4 Common Fears of New Data Visualization Creators

As a beginner, it can be a bit overwhelming when you create your first data visualization (data viz for short). Tackling something new is always unsettling. Often, a lot is riding on producing a data viz that people find useful.

So how can you conquer these fears? The best way is to identify those fears so that you can avoid letting them hold you back. Here are four fears you may have as you start your first data viz.

Telling the wrong story

You've heard that data viz is about storytelling. Good data visualizations tell important stories that generate fabulous insights, right? But as you start developing your data viz, you have no idea what story you're going to tell. You can't know what the story is until you get everything assembled and put in place. So fear rears its ugly head. You wonder, "What if I don't have a story to tell? What if it's not inspiring and compelling?"

First things first. You can't tell your story until you know what the data says, and you can't know what the data says until you figure out what data you will use. You need to start at the beginning and put all the elements together. Your first step is to figure out what questions you want to answer. When you have this preparation done, you'll feel less overwhelmed and ready to make story choices.

Picking the wrong things to measure

You may think that if you choose to include the company's current key performance indicators (KPIs) in the data viz, you can't go too far wrong. That's partially true, but there's much more to it than that, and that's what concerns you. You know that the KPIs will include some of the right data, but what about all the other measures that your department cares about? And if your department (or the client) doesn't have KPIs, how should you proceed?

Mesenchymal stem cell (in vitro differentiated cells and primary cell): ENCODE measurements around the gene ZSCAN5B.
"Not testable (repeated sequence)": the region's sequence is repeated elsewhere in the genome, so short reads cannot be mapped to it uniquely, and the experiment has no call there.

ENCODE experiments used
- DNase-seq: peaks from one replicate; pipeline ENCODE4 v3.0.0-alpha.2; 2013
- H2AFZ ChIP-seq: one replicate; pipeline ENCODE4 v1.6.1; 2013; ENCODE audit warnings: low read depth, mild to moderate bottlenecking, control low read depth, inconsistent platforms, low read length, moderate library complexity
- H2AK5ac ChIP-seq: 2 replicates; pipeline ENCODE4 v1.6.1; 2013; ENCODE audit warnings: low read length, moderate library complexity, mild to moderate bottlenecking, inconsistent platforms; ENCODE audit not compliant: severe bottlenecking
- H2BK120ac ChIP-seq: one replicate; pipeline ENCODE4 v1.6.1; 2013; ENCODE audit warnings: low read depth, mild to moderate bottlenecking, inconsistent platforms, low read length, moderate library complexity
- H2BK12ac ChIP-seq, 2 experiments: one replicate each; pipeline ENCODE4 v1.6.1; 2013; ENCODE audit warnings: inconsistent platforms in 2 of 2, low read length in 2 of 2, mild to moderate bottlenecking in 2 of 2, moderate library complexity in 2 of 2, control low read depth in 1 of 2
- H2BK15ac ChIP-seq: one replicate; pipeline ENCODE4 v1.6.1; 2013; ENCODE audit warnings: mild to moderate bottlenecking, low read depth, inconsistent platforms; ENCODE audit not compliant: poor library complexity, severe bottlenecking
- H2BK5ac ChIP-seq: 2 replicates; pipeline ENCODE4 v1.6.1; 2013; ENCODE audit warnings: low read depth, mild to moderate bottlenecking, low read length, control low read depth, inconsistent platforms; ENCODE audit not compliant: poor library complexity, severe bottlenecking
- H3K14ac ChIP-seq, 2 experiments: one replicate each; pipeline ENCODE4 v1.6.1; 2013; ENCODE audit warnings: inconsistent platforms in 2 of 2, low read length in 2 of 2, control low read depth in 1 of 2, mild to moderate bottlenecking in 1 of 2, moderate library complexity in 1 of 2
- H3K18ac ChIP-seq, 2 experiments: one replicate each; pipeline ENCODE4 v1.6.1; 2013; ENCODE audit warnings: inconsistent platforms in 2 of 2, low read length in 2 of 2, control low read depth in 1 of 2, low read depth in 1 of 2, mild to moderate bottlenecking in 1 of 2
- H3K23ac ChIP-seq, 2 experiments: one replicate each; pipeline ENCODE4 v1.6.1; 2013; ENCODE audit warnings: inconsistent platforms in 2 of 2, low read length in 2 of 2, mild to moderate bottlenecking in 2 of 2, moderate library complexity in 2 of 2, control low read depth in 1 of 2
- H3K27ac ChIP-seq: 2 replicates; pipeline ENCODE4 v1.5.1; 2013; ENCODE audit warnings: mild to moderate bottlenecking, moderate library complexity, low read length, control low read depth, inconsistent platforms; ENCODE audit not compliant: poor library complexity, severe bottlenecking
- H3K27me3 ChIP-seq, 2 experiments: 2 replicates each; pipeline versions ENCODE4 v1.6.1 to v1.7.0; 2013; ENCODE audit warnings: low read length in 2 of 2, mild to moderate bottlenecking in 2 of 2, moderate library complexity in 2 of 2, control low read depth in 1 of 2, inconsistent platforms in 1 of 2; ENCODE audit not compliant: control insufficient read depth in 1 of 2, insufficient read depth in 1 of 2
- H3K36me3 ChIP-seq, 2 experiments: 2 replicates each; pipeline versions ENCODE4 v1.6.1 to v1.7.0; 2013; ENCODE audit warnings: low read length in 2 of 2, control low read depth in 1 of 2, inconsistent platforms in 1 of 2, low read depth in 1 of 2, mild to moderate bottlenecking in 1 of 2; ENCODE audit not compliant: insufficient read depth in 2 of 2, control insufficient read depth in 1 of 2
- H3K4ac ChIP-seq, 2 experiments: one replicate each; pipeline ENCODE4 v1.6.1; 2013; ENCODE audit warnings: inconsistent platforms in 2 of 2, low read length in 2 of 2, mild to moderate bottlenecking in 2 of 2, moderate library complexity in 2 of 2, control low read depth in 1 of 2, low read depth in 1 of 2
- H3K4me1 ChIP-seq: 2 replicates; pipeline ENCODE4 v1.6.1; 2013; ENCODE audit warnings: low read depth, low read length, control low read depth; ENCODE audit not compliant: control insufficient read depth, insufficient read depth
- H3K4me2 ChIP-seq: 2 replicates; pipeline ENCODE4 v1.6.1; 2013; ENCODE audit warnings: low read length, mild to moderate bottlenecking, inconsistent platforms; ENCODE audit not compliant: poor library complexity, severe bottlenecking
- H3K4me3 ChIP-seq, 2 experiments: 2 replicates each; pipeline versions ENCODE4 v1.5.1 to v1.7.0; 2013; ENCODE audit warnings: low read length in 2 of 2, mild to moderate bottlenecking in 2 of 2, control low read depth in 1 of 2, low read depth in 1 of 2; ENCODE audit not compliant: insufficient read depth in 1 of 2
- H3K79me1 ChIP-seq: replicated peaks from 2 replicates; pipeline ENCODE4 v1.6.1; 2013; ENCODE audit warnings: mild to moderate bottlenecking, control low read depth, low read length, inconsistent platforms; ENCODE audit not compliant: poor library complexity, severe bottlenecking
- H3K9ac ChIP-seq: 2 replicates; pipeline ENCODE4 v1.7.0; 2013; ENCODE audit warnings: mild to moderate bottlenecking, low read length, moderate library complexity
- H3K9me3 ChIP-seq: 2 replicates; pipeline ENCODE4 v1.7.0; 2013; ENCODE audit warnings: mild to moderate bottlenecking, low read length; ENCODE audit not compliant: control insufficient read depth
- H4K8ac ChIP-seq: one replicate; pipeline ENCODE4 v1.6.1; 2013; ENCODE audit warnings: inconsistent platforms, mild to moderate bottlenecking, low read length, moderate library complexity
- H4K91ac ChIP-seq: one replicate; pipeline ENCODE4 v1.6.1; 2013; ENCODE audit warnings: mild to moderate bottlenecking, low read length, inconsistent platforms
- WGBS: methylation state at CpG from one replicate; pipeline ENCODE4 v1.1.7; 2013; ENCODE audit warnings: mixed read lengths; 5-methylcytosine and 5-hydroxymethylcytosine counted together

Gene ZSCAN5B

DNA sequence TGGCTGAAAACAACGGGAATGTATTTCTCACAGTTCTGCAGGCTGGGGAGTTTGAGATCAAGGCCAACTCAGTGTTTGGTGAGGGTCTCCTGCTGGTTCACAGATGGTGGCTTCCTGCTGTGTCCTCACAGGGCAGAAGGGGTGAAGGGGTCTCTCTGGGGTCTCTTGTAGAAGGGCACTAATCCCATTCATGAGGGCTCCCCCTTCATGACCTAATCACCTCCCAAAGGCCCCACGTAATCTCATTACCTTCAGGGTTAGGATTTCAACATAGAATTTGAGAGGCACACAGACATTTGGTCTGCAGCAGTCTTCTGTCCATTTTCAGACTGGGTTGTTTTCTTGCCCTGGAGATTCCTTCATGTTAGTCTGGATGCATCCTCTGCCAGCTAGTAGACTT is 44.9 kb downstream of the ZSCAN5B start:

One way is to begin by understanding what the data viz will accomplish. Will it answer questions about how the sales force is performing? Will it try to show which territories are generating the most revenue? After you decide what the purpose of your data viz will be, try to agree on a title for it. That title likely won't be the final one. Lots of things can happen during the project's duration to change it. But at least you can see whether everyone is in agreement at the beginning about where you're headed. After you've picked the title, ask everyone to agree on the measures should be used to fulfill the promise of the title. If you get a dialogue started, you are moving forward in an intelligent way.

Alienating other stakeholders

You may be alienating other data viz stakeholders by speaking your mind. How can this be? You want to do your best for your collaborators and your company, but you find that you just don't agree with their ideas about the data viz. You wonder whether you should speak up and risk their disapproval. The answer probably is yes.

Voicing your ideas about how to proceed can make your data viz stronger. It's also important to hear what your colleagues have to say. You want to be aware if someone has a vested interest in a particular outcome. If you determine that someone does have a bias, you should speak to them about how it might affect the outcome. On the other hand, someone may have a different viewpoint that's worth considering. Either way, don't be afraid to speak your mind, and encourage others to do the same. You can be sure that your managers will voice their opinions when the data viz is presented to them. Then you'll wish that you'd considered all the angles; otherwise, you may appear to be unprepared to answer questions and may fail to demonstrate that you understand the data.

Misunderstanding the audience for your data viz

You may think that you know the audience for your data viz. If you have an internal audience, you believe that you know what the users want. You do your homework and speak to all the major stakeholders. You want to have a clear vision of users' expectations and work to understand how they intend to use the data viz.

If you have an external audience, you do your best to research who your users are and what they need. But you still have a nagging feeling that you haven't connected with all the groups who will use your data viz. This fear isn't unfounded. It's possible that you can miss speaking to someone who will use your data viz. You can rectify this problem by asking all your major stakeholders to use the data visualization for several days as a pretest. A data viz isn't set in stone; you can modify it. By pretesting, you can gain confidence that you have hit your target.

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